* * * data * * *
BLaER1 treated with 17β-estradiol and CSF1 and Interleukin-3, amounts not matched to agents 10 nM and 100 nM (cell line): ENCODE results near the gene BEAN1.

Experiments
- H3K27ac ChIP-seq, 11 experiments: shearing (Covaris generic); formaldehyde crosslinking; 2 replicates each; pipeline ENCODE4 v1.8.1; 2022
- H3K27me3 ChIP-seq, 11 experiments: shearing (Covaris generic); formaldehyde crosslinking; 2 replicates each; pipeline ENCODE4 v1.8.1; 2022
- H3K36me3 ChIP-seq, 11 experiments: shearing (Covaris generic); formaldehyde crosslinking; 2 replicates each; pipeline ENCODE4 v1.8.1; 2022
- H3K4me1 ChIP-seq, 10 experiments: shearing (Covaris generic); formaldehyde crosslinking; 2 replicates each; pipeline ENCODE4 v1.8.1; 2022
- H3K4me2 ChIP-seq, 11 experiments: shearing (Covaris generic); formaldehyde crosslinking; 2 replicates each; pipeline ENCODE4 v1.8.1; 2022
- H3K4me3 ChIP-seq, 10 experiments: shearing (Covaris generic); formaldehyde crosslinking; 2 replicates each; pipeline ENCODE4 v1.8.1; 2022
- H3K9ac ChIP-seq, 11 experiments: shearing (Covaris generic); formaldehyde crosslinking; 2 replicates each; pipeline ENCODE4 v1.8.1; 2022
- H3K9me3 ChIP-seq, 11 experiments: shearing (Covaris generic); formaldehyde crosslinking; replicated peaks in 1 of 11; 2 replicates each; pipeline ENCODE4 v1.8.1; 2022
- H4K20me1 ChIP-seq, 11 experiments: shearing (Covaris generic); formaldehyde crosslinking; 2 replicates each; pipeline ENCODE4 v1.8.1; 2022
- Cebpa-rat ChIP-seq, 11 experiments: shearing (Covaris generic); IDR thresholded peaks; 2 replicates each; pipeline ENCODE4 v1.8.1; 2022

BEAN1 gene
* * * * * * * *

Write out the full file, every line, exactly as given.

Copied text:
BLaER1 treated with 17β-estradiol and CSF1 and Interleukin-3, amounts not matched to agents 10 nM and 100 nM (cell line): ENCODE results near the gene BEAN1.

Experiments
- H3K27ac ChIP-seq, 11 experiments: shearing (Covaris generic); formaldehyde crosslinking; 2 replicates each; pipeline ENCODE4 v1.8.1; 2022
- H3K27me3 ChIP-seq, 11 experiments: shearing (Covaris generic); formaldehyde crosslinking; 2 replicates each; pipeline ENCODE4 v1.8.1; 2022
- H3K36me3 ChIP-seq, 11 experiments: shearing (Covaris generic); formaldehyde crosslinking; 2 replicates each; pipeline ENCODE4 v1.8.1; 2022
- H3K4me1 ChIP-seq, 10 experiments: shearing (Covaris generic); formaldehyde crosslinking; 2 replicates each; pipeline ENCODE4 v1.8.1; 2022
- H3K4me2 ChIP-seq, 11 experiments: shearing (Covaris generic); formaldehyde crosslinking; 2 replicates each; pipeline ENCODE4 v1.8.1; 2022
- H3K4me3 ChIP-seq, 10 experiments: shearing (Covaris generic); formaldehyde crosslinking; 2 replicates each; pipeline ENCODE4 v1.8.1; 2022
- H3K9ac ChIP-seq, 11 experiments: shearing (Covaris generic); formaldehyde crosslinking; 2 replicates each; pipeline ENCODE4 v1.8.1; 2022
- H3K9me3 ChIP-seq, 11 experiments: shearing (Covaris generic); formaldehyde crosslinking; replicated peaks in 1 of 11; 2 replicates each; pipeline ENCODE4 v1.8.1; 2022
- H4K20me1 ChIP-seq, 11 experiments: shearing (Covaris generic); formaldehyde crosslinking; 2 replicates each; pipeline ENCODE4 v1.8.1; 2022
- Cebpa-rat ChIP-seq, 11 experiments: shearing (Covaris generic); IDR thresholded peaks; 2 replicates each; pipeline ENCODE4 v1.8.1; 2022

BEAN1 gene